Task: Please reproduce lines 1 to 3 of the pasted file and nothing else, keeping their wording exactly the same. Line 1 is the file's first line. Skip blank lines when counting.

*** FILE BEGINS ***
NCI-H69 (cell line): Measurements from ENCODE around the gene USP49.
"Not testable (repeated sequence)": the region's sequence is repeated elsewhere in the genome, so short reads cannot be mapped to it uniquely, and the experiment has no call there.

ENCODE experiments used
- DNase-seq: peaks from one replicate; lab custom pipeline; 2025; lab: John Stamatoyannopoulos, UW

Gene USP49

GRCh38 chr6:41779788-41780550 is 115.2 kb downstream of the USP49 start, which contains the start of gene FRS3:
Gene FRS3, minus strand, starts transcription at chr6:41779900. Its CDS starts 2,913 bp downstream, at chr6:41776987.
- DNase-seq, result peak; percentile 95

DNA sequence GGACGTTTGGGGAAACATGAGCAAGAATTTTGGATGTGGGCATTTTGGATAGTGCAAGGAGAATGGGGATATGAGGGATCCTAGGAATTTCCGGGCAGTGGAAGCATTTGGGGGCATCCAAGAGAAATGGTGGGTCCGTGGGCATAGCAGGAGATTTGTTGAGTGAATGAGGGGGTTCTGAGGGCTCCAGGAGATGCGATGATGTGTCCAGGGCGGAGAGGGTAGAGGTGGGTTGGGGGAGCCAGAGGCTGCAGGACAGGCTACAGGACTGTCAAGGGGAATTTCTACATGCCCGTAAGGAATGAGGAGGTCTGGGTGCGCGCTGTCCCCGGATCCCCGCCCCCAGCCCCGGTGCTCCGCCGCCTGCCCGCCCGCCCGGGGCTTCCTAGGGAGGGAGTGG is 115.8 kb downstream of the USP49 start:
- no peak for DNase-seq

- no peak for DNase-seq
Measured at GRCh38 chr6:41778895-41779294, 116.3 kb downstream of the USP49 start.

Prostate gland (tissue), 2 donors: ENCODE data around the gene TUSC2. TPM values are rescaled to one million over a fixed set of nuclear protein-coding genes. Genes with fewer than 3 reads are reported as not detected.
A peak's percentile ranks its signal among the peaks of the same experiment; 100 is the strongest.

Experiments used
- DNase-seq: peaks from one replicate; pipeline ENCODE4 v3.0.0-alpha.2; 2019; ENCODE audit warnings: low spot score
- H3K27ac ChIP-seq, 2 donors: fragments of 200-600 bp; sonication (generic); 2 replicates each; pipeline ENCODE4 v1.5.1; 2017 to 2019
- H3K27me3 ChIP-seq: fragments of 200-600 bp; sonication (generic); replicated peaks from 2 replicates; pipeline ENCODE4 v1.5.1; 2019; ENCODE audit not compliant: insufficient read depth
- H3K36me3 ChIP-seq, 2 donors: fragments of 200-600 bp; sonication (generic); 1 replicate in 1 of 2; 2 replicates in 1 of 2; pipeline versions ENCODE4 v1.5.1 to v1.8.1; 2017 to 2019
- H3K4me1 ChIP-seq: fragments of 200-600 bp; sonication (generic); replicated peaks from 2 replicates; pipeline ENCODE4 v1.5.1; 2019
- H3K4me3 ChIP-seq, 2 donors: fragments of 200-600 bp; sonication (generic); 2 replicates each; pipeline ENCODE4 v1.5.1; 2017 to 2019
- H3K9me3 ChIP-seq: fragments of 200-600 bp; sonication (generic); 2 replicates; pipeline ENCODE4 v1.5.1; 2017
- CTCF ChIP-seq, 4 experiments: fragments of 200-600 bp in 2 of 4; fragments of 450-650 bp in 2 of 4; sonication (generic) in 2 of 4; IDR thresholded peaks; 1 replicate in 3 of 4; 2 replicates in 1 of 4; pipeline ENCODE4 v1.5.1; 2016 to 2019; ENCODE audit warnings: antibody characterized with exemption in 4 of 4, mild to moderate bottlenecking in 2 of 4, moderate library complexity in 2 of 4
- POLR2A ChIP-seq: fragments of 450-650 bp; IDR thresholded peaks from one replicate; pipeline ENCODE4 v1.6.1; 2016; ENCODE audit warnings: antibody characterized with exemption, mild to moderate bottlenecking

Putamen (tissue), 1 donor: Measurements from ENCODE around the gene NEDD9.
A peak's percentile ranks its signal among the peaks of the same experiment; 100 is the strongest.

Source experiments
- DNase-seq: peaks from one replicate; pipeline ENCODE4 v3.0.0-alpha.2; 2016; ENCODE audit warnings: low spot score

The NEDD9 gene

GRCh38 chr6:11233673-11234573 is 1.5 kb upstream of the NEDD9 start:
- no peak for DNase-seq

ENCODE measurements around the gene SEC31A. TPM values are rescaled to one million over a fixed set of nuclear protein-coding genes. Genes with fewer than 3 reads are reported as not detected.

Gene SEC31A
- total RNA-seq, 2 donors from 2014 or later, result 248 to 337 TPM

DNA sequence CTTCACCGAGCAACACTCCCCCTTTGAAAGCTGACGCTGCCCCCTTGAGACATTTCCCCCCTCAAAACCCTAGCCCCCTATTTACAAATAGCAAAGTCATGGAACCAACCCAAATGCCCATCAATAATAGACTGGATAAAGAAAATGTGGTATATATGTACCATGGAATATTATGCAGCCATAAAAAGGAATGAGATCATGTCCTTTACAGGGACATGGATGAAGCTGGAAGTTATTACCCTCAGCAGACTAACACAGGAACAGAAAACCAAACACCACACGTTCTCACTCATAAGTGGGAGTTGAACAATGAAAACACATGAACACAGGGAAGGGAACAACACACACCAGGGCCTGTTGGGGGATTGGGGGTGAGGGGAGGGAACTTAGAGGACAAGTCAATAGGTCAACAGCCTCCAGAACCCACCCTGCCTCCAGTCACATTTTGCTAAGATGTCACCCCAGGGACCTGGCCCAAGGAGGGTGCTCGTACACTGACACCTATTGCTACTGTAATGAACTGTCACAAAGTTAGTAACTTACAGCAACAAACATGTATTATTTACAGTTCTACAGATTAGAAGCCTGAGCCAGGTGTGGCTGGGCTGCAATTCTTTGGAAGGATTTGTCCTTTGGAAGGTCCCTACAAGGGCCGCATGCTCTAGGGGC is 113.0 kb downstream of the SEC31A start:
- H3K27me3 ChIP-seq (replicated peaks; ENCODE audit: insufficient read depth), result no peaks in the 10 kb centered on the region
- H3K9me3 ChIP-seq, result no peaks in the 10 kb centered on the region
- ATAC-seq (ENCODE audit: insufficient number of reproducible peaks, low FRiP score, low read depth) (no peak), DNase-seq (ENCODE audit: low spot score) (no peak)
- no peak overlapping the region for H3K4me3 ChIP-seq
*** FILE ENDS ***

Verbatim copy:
NCI-H69 (cell line): Measurements from ENCODE around the gene USP49.
"Not testable (repeated sequence)": the region's sequence is repeated elsewhere in the genome, so short reads cannot be mapped to it uniquely, and the experiment has no call there.

ENCODE experiments used